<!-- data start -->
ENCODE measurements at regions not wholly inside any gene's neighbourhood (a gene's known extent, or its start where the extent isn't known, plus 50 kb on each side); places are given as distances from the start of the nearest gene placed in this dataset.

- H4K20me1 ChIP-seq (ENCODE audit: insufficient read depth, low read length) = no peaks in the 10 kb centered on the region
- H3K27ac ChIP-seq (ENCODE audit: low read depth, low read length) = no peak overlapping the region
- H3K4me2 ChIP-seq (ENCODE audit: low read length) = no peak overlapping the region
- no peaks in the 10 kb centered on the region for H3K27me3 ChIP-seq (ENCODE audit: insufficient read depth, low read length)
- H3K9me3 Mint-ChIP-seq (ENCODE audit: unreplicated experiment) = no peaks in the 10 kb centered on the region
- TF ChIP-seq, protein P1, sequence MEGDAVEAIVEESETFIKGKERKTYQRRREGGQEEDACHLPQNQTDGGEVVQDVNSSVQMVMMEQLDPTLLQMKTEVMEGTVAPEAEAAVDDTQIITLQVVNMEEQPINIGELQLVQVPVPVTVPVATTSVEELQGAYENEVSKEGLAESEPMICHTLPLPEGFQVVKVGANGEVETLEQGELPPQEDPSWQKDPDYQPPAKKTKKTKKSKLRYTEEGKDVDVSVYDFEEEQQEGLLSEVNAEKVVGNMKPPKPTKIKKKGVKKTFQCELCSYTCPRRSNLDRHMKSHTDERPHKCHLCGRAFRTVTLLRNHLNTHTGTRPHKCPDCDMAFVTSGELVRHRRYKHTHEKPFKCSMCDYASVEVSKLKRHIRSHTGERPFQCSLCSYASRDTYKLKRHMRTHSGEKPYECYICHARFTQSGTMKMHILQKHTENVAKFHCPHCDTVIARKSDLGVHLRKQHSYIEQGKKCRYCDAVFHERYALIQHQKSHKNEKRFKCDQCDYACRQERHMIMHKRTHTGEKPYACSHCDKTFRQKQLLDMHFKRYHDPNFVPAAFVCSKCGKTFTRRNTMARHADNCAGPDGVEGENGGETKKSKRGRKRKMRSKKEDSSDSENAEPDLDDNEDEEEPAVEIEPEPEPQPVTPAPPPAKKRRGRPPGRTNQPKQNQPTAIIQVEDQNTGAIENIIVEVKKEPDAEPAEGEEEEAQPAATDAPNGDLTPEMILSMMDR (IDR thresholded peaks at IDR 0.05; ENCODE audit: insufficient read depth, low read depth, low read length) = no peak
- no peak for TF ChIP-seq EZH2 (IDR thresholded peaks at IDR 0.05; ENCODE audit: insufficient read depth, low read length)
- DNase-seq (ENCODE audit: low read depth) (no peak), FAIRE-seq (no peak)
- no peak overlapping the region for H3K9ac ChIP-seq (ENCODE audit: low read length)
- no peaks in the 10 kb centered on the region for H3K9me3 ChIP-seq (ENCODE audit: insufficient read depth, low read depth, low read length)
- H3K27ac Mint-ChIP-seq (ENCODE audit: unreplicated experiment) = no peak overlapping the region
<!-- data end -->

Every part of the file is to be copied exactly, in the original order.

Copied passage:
ENCODE measurements at regions not wholly inside any gene's neighbourhood (a gene's known extent, or its start where the extent isn't known, plus 50 kb on each side); places are given as distances from the start of the nearest gene placed in this dataset.

- H4K20me1 ChIP-seq (ENCODE audit: insufficient read depth, low read length) = no peaks in the 10 kb centered on the region
- H3K27ac ChIP-seq (ENCODE audit: low read depth, low read length) = no peak overlapping the region
- H3K4me2 ChIP-seq (ENCODE audit: low read length) = no peak overlapping the region
- no peaks in the 10 kb centered on the region for H3K27me3 ChIP-seq (ENCODE audit: insufficient read depth, low read length)
- H3K9me3 Mint-ChIP-seq (ENCODE audit: unreplicated experiment) = no peaks in the 10 kb centered on the region
- TF ChIP-seq, protein P1, sequence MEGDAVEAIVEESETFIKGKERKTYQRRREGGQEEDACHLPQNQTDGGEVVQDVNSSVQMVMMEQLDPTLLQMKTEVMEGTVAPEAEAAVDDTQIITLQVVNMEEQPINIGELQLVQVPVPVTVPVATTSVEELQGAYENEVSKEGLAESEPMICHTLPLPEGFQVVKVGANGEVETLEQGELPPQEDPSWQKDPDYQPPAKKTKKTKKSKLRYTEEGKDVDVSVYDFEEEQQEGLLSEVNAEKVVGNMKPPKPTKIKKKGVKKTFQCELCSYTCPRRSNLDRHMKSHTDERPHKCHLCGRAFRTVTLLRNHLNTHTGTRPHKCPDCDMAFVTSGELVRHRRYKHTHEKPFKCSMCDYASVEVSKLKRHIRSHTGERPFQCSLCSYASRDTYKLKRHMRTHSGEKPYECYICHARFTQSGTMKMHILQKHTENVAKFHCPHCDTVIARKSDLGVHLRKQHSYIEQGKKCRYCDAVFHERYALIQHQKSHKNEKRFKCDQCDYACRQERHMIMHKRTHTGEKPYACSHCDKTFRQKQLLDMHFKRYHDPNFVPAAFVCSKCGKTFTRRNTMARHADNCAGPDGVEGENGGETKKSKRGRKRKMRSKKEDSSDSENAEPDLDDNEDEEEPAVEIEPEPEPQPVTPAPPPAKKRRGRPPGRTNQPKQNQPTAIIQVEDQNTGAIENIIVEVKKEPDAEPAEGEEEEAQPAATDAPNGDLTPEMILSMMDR (IDR thresholded peaks at IDR 0.05; ENCODE audit: insufficient read depth, low read depth, low read length) = no peak
- no peak for TF ChIP-seq EZH2 (IDR thresholded peaks at IDR 0.05; ENCODE audit: insufficient read depth, low read length)
- DNase-seq (ENCODE audit: low read depth) (no peak), FAIRE-seq (no peak)
- no peak overlapping the region for H3K9ac ChIP-seq (ENCODE audit: low read length)
- no peaks in the 10 kb centered on the region for H3K9me3 ChIP-seq (ENCODE audit: insufficient read depth, low read depth, low read length)
- H3K27ac Mint-ChIP-seq (ENCODE audit: unreplicated experiment) = no peak overlapping the region